MOUNT VERNON — Out of sight isn’t necessarily out of mind, the Mid-Ohio Transit Authority discovered lately when they were assessed a $1,500 penalty by BUSTR, the Bureau of Underground Storage Tank Regulations, a division of the State Fire Marshal’s office.
According to paperwork submitted to the Knox County Board of Commissioners by Jim MacNaughton of MOTA, BUSTR levied the fine against MOTA and/or Knox County because their inquiries about follow-up investigations into a small fuel spill which was discovered 14 years ago have gone unanswered.
“This is a perfect example of bureaucracy run amok,” Commissioner Allen Stockberger said when the county was first notified.
The history outlined in the paper trail is that a set of three underground fuel tanks (5,000 gallons, 8,000 gallons and 10,000 gallons) were removed at the MOTA facility at 25 Columbus Road on May 18, 1995. Benzene tests in the cavity at the time showed levels of 24.3 parts per billion. A level greater than 5 ppb is considered a violation.
A smaller, 1,000-gallon tank was removed on June 21, 1995. Benzene testing around the small tank cavity showed a higher level of benzene at 1.26 parts per million, as well 14.2 ppm of toluene, 71.1 ppm of ethylbenzene, 330 ppm of xylene, and 4,790 ppm of TPH.
According to BUSTR, a site assessment letter was sent in September 1995. After the assessment was completed in May of the following year, BUSTR allegedly directed MOTA to define the spill/pollution further and submit documentation about sampling, field screening and methodology. MOTA allegedly responded that the contamination was so small that it needed no further definition.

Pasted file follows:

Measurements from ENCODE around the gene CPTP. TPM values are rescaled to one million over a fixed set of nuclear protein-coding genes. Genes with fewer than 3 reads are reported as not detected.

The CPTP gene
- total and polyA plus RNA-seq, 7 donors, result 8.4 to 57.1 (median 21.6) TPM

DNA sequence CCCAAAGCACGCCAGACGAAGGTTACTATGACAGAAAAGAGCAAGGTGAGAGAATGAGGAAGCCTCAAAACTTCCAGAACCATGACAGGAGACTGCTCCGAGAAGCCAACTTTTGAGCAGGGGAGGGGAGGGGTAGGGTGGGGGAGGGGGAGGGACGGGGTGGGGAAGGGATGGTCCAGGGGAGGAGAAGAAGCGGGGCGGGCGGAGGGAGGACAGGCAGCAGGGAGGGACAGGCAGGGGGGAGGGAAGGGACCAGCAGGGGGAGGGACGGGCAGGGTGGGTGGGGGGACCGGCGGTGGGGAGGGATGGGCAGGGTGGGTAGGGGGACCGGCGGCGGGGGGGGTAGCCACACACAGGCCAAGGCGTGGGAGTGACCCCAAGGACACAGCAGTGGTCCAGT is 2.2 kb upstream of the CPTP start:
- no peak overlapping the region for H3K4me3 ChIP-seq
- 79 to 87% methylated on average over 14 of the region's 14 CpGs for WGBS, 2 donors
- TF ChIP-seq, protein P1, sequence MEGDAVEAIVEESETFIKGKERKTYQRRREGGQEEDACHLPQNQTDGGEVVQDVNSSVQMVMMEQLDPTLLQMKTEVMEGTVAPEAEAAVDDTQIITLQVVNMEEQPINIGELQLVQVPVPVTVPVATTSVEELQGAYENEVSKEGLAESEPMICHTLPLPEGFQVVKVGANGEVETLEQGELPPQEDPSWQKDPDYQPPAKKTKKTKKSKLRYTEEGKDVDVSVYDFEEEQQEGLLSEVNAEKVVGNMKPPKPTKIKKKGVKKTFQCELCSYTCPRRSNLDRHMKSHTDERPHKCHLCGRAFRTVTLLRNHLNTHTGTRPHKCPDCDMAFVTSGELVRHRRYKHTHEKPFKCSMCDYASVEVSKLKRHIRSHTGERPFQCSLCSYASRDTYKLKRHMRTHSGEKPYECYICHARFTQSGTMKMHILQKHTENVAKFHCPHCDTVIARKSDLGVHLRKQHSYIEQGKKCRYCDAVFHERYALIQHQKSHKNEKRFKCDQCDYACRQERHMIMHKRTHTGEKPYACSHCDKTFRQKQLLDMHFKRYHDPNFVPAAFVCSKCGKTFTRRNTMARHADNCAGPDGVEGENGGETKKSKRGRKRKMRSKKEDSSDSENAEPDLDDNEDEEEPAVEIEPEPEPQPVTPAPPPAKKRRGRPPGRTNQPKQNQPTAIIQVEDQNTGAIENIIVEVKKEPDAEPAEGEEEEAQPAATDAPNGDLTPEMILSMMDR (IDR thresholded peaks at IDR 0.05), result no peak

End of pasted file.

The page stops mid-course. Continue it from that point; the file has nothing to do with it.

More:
The battling between the two agencies continued, off and on, for the next 10 years, before BUSTR referred the matter to enforcement in late 2006. Despite claims by BUSTR they contacted Knox County at this point, current staffers and commissioners at the county are unaware of any such communications from the State Fire Marshal’s office, and only became involved once MacNaughton forwarded the matter to the commissioners in late May.
According to commissioner Teresa Bemiller, BUSTR refused to meet with the commissioners and declined to rescind the fee assessment, which called for the fine to be paid by June 12, or else face fines which could be set as high as $10,000 per day up to a potential penalty cap of $1,000,000.
Finding no way to maneuver around the penalty once the situation had progressed to enforcement, the commissioners advised MOTA to go ahead and pay the fee assessment, and have entered into discussions with Geotechnical Consultants, Inc., of Westerville to perform earth boring and testing to prove officially that the small amount of contamination from 14 years ago has since dissipated.